That said, Chaos in the CBD is proof that isolation breeds creativity.
Brothers Louis and Ben Helliker-Hales have tinkered with music since childhood, but it wasn’t until 2011 when they officially founded the project dubbed Chaos in the CBD. Under that moniker, the pair built a reputation for delivering a style of dance music that's too heavy for the average house set yet too svelte to be considered techno. In 2012, their willingness to eschew dance-music conventions took them to one of Europe's brightest nightlife capitals, London, where they've put their stamp on the Peckham scene that was just coalescing at the time. Unencumbered by expectations, the brothers weave left-field elements such as tribal music and jazz into all of their work, whether in the studio or behind the decks.
Take, for instance, "Invisible Spectrum”: Clocking in at ten minutes, the cut relies extensively on conga drums and, later, a harsh saxophone riff. It's sufficiently formidable to be tested on the dance floor but is also reminiscent of a rainy, stay-at-home kind of day — the sort of thing that led Mixmag's Louis Anderson-Rich to write of the Helliker-Hales brothers: "Their music’s introspective quality does something to their listeners, allowing them to lose themselves either at home or on the dance floor."
Brother DJ duos aren't exactly unique in dance music — see Alessandro and Federico Fognini of Mind Against and the Martinez Brothers, Steven and Chris — but for Chaos in the CBD, the sibling dynamic seems essential to how they operate.
“We wouldn't be here doing this if there wasn't two of us,” Louis told British DJ and writer Bill Brewster. "There’s just been too many scenarios where I couldn't have done it without him and vice versa. So we lean on each other a lot emotionally. Plus, if something goes wrong, it's only half your fault; if something goes right, you get to share it with someone."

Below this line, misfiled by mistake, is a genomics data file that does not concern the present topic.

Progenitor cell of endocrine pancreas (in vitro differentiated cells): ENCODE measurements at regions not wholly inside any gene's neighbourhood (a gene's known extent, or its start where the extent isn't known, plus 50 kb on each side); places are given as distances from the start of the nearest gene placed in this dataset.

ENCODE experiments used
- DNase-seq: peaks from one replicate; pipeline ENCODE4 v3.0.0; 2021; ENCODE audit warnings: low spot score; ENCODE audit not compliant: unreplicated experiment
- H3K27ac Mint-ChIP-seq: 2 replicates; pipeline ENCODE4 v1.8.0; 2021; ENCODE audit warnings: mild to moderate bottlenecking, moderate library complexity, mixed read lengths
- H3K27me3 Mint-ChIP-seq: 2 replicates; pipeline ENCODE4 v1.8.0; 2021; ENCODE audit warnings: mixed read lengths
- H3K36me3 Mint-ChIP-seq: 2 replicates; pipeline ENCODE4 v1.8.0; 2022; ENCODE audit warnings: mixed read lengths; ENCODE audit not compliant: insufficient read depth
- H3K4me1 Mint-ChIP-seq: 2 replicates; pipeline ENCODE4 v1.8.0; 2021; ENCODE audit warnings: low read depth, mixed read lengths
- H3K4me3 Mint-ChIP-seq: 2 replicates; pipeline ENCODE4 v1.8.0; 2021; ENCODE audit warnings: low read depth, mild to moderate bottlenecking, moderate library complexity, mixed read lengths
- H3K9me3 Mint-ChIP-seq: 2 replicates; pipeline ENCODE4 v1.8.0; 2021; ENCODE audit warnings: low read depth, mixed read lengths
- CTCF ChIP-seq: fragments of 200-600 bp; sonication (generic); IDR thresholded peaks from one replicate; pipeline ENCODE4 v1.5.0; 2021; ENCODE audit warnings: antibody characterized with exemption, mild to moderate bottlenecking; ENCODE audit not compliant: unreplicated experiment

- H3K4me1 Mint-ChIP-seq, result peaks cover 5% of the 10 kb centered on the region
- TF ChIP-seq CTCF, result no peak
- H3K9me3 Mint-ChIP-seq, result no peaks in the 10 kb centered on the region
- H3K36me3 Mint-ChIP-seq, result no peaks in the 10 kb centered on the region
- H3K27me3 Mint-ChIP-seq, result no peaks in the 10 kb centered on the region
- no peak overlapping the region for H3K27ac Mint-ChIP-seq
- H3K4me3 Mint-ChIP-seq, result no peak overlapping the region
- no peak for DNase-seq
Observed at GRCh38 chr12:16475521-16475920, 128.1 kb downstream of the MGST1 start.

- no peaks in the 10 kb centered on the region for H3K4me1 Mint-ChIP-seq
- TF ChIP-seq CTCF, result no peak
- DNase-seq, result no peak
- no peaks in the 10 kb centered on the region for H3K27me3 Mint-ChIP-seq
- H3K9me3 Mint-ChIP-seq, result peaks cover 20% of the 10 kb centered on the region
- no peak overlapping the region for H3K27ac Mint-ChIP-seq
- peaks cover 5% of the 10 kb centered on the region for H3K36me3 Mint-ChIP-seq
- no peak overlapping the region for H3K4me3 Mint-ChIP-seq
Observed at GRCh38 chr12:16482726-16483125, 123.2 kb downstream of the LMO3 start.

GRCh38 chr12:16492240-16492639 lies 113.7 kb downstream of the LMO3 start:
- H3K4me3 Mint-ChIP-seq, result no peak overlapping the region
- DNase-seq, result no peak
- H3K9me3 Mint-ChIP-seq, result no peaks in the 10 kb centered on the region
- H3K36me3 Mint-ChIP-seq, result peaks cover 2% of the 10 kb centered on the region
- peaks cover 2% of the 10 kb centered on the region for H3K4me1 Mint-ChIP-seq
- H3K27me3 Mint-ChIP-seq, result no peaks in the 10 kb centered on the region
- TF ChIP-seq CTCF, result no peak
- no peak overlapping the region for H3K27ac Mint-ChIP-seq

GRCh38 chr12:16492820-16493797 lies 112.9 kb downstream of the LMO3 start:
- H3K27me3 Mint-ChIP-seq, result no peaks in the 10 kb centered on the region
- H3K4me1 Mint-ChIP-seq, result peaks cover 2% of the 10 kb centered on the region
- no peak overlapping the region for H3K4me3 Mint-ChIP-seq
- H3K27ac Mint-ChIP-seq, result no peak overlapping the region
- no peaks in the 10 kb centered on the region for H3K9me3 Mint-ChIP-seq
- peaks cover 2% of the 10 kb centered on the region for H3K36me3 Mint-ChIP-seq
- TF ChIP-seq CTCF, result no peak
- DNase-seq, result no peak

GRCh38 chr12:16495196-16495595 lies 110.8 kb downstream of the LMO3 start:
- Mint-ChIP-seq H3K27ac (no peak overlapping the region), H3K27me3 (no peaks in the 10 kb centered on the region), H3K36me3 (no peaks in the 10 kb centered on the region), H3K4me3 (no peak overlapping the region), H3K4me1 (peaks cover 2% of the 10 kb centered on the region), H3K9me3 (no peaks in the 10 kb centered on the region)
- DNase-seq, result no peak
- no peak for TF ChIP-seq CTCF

That bond between the brothers has already produced a couple of memorable Boiler Room sets and a BBC Radio 1 Essential Mix installment coming in late March.
The brothers have been at it for close to a decade, but 2020 might be their best year yet. Besides Miami, their current tour includes stops in Chicago, Paris, Lyon, and Stockholm, to name just a few. They'll hit the festival circuit later in the year, when they'll perform sets at Glastonbury, Primavera Sound, Rainbow Disco Club, and the Noise Pop Festival.
Having twice played the Magic City — the Electric Pickle in 2017 and Floyd in 2018 — Chaos in the CBD will return to Floyd Saturday, March 7. Delivering an anodyne rhythm that could keep partiers locked in a groove for hours, the set will provide a contrast to the pulsating bass that Charlotte de Witte and Ellen Allien will offer on Space's Terrace the same night.
If you take in the set at Floyd Saturday night, rest assured the dancing will be the easy part. The real chaos will come afterward, when you head out to 11th Street in the wee hours of Sunday to hunt for an Uber.
Chaos in the CBD. With Ennio Skoto and True Vine. 11 p.m. Saturday, March 7, at Floyd, 34 NE 11th St., Miami; 786-608-2824; floydmiami.com. Tickets cost $11.25 to $33.75 via residentadvisor.net.